I drove over to Necedah Wildlife Refuge, mostly to familiarize myself with the place. Necedah Wildlife Refuge is a very large area in central Wisconsin set aside for the preservation of natural habitat. Established in 1939 this is not a park. You can’t camp here. You can’t have open fires of any kind. What you can do here is watch. What is there to watch? I had just found my way into the refuge and luckily happened upon the part of the refuge with a very convenient two-story observation tower. I looked around and decided I’d try to take some landscape pictures, so I pointed my camera at a particular part of the refuge and popped the shot below.
When I clicked the button to take the picture I realized there was a very large bird flying in the center right of the picture. Even though I am not an expert on birds, I immediately recognized what kind of bird I was looking at. So I extended the zoom to see if I could get a more focused shot.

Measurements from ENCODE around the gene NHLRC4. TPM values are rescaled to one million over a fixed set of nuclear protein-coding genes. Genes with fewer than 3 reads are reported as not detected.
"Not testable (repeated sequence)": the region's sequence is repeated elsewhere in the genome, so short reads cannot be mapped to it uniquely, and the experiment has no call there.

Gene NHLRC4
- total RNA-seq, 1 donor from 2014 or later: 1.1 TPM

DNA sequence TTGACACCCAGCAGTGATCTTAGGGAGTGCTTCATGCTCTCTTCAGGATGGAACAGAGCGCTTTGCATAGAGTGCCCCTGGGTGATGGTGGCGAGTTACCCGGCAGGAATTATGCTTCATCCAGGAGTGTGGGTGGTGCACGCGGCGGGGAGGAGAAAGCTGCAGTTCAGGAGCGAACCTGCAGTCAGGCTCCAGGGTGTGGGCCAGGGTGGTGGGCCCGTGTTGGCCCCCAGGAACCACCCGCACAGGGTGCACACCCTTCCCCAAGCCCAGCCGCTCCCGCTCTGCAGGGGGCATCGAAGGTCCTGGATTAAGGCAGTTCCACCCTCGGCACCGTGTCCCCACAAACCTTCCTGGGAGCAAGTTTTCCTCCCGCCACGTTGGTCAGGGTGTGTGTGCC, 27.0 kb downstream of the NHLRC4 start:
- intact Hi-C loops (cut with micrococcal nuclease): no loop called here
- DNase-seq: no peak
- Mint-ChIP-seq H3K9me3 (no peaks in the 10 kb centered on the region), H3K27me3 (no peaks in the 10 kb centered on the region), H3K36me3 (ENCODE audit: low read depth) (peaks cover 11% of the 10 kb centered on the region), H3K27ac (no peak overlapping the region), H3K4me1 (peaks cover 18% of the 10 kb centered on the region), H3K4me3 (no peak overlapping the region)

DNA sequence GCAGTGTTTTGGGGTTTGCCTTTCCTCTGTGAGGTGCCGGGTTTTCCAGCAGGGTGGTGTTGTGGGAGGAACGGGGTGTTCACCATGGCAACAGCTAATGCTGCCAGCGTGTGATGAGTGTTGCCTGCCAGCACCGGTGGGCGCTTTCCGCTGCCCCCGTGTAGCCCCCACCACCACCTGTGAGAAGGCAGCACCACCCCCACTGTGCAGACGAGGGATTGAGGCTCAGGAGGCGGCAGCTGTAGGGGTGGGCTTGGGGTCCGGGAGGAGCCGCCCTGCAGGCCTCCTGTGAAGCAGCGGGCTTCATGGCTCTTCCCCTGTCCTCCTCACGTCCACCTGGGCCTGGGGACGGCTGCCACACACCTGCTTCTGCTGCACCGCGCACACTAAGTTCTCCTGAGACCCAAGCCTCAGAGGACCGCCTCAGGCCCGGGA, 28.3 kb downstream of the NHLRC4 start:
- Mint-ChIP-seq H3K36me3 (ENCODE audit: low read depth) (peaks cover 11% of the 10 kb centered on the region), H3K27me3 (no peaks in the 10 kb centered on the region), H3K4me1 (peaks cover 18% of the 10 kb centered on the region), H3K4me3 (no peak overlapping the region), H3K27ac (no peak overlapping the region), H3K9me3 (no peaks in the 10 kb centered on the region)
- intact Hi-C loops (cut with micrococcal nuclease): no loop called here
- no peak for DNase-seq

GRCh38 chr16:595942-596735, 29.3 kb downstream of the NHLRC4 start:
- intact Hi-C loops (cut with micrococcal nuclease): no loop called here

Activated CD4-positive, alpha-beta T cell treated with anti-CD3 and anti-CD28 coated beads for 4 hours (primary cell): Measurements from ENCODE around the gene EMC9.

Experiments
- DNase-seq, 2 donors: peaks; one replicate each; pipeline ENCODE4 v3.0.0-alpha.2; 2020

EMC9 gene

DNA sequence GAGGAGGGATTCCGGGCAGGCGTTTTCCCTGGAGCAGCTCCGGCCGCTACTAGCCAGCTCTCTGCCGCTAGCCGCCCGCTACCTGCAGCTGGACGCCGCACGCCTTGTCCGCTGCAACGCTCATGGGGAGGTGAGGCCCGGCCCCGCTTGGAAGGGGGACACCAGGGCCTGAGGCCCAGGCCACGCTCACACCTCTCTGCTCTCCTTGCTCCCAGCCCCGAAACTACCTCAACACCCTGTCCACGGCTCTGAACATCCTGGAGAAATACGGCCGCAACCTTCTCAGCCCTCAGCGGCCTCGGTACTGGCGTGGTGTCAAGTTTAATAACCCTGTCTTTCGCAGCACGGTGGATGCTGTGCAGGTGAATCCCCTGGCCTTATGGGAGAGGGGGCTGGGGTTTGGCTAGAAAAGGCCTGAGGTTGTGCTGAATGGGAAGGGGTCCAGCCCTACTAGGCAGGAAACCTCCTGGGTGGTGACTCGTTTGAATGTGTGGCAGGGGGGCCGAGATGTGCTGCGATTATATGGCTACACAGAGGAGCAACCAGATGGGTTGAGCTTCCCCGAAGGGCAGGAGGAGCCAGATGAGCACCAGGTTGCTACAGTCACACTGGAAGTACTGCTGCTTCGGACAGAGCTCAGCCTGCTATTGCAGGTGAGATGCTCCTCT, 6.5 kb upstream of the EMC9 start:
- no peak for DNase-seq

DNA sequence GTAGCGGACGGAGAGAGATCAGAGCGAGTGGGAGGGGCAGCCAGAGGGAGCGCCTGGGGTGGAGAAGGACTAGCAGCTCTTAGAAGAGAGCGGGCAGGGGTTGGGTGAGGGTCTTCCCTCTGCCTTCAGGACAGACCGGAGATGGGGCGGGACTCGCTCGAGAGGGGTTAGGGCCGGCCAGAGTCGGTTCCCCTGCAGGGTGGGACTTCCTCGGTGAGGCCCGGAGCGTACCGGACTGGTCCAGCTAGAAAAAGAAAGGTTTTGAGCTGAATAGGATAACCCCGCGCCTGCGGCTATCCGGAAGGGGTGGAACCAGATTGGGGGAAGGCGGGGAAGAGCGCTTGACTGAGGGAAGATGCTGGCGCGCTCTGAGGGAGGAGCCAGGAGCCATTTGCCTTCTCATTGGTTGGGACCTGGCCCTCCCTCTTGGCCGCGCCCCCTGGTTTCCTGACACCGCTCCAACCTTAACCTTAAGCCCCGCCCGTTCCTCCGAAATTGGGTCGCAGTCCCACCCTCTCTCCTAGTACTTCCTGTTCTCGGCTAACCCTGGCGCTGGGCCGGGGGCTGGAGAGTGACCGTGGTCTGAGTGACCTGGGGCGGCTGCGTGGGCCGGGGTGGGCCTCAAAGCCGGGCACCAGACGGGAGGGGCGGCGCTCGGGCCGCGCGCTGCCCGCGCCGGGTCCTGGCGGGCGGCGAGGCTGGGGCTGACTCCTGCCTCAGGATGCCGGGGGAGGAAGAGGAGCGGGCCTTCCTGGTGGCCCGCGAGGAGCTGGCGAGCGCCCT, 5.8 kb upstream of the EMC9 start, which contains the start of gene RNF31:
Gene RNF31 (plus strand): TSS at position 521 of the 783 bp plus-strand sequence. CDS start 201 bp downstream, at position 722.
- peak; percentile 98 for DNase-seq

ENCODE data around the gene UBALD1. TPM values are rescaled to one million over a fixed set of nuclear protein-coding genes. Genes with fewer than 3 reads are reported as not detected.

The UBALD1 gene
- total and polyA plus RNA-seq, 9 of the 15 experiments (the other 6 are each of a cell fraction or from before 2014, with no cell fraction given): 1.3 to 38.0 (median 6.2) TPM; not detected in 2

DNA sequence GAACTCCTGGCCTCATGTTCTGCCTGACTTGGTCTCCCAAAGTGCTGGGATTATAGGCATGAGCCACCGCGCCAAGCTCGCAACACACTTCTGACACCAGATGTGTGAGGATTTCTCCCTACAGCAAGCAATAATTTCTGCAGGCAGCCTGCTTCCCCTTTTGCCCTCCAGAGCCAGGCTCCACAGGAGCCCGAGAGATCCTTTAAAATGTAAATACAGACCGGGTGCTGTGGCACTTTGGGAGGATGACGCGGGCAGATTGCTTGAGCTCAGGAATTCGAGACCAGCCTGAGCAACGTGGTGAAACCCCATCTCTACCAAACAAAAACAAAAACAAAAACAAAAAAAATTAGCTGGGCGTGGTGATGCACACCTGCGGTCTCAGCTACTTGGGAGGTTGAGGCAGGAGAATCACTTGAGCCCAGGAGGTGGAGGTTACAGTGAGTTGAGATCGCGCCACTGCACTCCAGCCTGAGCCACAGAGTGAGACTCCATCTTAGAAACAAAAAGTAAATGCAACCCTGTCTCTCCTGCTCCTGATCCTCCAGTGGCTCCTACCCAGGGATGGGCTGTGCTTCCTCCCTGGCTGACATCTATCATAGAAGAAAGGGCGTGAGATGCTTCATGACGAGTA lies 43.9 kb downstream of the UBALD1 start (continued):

At more than a mile away, I didn’t expect all that great of a shot, but it’s good enough to tell it was a Bald Eagle. There were actually two of them fishing in this area and later I would encounter an adolescent Bald Eagle whose head must have just turned white. With my eyes open, I began to realize there was an abundance of birds here; Great Blue Herons, Swans, Canadian Geese, Sandhill Cranes, and dozens of smaller birds.
I didn’t recognize this bird right away because it flew with its neck outstretched. I saw over a dozen Blue Herons, and it seems when they fly over water, they fly with their necks outstretched.
In the photo above are some geese and swans. All these shots are from at a distance of about a mile — more than a kilometer, less than two kilometers. Mostly out of range for my gear, and without a boat, as close as I can legally get.
The Sandhill Cranes were everywhere inside the refuge. Now to give you some kind of idea about the abundance of wildlife here. All of these shots were taken within the first five minutes of arriving.